Where to start?
The smoked heirloom tomato soup? The Saltspring Island clams and Mussels? The Petrale Sole? The fresh whole Dungeness crab? The locally-produced Nicole pinot gregio?
We crossed the threshold today as we ferried from Seattle to Vancouver Island and drove “up island” to Sooke and the Sooke Harbor House. We had been here before, maybe 14 or 15 years ago, for a dinner we never forgot. We were supposed to be here two years ago for a stay at the hotel and another dinner but my quadruple bypass surgery got in the way. Today, we finally made it back. We checked into our split level room with a balcony on the third floor overlooking the water, walked outside, looked right into the trees about 75 yards away and saw a bald eagle perched on a tree limb, anticipating its dinner, which still was swimming in the ocean water below.
Here at Sooke Harbour House all ingredients served in the restaurant are either grown on the property or sourced nearby. Some 200 varieties of edible herbs, flowers and vegetables grown on the grounds. The waters of the Straits of San Juan de Fuca and the shores of the island provide the fin fish and shell fish. All meats and fowl come from farms and ranches located on the island.
For me it was the clams and mussels, served in a white wine broth with caramelized red onions and roasted house-made chorizo sausage. Yes, I stepped off my diet just far enough to sample the chorizo.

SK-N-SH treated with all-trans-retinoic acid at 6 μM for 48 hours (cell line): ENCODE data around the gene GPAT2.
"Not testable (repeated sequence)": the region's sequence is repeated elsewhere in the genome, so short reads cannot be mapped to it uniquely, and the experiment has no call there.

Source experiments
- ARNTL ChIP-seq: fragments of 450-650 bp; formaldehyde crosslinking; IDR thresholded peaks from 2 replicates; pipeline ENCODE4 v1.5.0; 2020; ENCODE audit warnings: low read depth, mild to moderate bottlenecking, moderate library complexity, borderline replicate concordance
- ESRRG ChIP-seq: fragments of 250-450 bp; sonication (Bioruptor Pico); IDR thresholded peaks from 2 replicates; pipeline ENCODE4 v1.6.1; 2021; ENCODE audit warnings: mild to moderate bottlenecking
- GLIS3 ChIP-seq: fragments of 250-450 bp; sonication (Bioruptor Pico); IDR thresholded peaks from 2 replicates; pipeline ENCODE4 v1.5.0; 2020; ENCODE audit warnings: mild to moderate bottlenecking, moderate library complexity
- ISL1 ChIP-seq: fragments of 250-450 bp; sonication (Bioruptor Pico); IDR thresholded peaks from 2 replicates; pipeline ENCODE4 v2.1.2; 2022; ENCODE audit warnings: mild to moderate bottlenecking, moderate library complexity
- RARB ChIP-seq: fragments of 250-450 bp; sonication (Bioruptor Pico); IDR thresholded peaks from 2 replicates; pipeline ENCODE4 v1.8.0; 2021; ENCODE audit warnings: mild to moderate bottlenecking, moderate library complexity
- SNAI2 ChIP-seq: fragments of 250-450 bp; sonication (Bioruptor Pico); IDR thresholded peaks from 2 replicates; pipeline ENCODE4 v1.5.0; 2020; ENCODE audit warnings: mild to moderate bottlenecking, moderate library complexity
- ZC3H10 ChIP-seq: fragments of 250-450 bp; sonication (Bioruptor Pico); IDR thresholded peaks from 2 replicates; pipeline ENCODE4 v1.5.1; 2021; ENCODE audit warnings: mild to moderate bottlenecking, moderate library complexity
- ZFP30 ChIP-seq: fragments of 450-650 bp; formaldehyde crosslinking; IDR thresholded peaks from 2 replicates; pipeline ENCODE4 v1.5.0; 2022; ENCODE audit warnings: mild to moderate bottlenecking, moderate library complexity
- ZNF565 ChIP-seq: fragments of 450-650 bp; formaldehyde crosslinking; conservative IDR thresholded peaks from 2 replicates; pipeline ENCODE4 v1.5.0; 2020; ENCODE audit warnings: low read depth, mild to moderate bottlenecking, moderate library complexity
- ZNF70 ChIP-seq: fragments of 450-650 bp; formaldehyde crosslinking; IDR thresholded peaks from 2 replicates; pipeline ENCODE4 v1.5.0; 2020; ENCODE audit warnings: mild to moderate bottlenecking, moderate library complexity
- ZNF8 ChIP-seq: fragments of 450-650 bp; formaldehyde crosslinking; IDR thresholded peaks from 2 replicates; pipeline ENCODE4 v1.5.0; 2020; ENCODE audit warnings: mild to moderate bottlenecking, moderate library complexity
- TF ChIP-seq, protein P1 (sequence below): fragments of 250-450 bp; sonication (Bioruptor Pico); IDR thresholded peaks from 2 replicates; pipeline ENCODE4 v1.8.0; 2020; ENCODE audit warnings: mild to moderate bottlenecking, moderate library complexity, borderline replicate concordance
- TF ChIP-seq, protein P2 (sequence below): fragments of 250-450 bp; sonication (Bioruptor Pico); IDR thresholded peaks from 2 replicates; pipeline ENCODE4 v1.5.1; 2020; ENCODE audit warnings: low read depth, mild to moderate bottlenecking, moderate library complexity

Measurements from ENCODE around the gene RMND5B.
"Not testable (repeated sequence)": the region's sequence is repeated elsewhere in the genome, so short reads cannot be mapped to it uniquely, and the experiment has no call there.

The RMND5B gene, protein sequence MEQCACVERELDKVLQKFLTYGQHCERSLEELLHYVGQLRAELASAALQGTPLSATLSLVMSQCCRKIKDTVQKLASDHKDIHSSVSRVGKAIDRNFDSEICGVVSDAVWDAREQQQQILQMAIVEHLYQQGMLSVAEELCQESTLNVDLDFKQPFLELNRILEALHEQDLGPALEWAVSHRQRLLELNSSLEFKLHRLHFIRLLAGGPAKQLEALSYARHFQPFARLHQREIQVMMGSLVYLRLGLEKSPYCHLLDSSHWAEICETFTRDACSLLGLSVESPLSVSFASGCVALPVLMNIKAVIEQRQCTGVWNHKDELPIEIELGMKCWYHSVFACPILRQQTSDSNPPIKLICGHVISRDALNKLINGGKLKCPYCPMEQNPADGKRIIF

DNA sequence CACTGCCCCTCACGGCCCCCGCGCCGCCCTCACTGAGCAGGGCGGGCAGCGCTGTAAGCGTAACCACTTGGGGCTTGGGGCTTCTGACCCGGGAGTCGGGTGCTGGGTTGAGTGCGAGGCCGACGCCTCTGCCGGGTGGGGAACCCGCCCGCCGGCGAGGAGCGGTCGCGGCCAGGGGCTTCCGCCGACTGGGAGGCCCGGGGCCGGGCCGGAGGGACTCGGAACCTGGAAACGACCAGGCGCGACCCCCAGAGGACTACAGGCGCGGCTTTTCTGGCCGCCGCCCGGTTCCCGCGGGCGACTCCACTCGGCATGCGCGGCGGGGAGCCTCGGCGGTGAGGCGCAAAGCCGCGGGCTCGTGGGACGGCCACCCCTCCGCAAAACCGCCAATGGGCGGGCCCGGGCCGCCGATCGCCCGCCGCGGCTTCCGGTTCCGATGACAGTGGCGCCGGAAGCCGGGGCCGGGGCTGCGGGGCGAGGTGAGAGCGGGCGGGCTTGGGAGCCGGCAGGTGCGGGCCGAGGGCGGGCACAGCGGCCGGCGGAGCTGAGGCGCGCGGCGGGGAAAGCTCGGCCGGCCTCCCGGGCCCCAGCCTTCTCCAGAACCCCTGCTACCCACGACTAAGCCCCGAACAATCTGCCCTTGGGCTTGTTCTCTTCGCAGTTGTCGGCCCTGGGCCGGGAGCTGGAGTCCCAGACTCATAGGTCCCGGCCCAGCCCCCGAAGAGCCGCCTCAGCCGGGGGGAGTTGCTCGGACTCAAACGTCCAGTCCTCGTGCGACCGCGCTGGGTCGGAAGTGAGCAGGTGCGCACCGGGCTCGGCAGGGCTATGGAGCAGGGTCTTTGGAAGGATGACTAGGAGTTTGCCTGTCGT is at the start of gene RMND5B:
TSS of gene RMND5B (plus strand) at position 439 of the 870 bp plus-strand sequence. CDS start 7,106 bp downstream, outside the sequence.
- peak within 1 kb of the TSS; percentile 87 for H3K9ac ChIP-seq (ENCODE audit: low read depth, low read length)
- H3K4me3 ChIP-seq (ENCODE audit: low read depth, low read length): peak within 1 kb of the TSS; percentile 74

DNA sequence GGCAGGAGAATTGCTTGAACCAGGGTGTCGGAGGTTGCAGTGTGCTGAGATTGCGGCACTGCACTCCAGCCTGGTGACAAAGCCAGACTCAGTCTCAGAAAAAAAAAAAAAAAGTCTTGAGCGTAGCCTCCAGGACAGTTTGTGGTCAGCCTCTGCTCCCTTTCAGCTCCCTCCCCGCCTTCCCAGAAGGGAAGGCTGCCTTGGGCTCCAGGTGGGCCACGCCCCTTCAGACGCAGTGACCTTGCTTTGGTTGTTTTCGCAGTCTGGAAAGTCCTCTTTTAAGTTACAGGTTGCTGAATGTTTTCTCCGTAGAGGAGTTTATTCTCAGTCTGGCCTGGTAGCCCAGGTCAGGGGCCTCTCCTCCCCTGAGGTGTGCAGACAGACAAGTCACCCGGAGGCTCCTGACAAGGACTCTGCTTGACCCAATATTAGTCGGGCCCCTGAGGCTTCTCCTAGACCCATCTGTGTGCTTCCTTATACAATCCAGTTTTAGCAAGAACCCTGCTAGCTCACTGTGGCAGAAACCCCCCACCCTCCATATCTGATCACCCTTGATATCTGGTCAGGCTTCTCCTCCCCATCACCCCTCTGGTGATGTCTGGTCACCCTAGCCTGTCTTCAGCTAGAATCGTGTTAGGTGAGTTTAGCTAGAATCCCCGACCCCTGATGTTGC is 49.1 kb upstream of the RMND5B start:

Next up was pan fried (in olive oil) petrale sole accompanied by a white springer (Chinook) salmon spring roll, Dungeness crab and green zebra tomato relish, grilled sweet peppers, snow peas and sea lettuce ginger and miso calendula emulsions.
Jennifer started with the smoked tomato soup with an arugula sunflower seed pesto, smoked salmon and herbed sour cream. She then also moved on to the petrale sole. We each passed on the fresh whole Dungeness crab. We wanted to give the chef more of a chance to show his stuff and we knew we will have plenty of opportunities for crab as we continue this journey through Vancouver Island and Alaska for the next 10 days.
White springer salmon, also known as white Chinook is so plentiful up here they can afford to serve it as an aside in a delightfully-light deep fried spring roll. Anywhere else, this fish comes enshrined, with trumpets heralding its arrival at the table. I had eaten white springer once before, baked at my son John and daughter-in-law Julie’s home in Issaquah Washington, just outside of Seattle. That time, I picked up two pounds of early catch from Gemini Fish Store in Issaquah at $32.50 a pound. There is nothing like it – soft, moist, rich and oilier than any other salmon I’ve ever eaten. I see white king salmon occasionally at sushi bars in Los Angeles. But I’ve never seen white springer south of Seattle.
Other appetizers offered on tonight’s menu included grilled, smoked albacore, or Berkshire pork duo of a pork terrine and crispy pork belly. Other main dishes were Cowichan Bay Farm duck breast, the aforementioned whole Dungeness crab, or a vegetarian wild rice and quinoa stuffed patty pan squash.
While the menu at Sooke Harbor House changes daily, the breath-taking view of the Straits, the distant Olympic mountain range, and the nearby San Juan Islands remains the same. The City of Sooke and Sooke Harbour House are located about 45 minutes up island from Victoria by auto.
Chapter Four – July 12, 2010 – A FOOD LOVER’S TREK tracks the travels of Table Talk editor Larry Levine and his wife Jennifer as they make their way by auto, ferry, plane and train from Los Angeles to Fairbanks Alaska and back. A new chapter will be published every day as long as they can connect with the Internet. You can read the earlier chapters by clicking on Food Lover’s Trek above.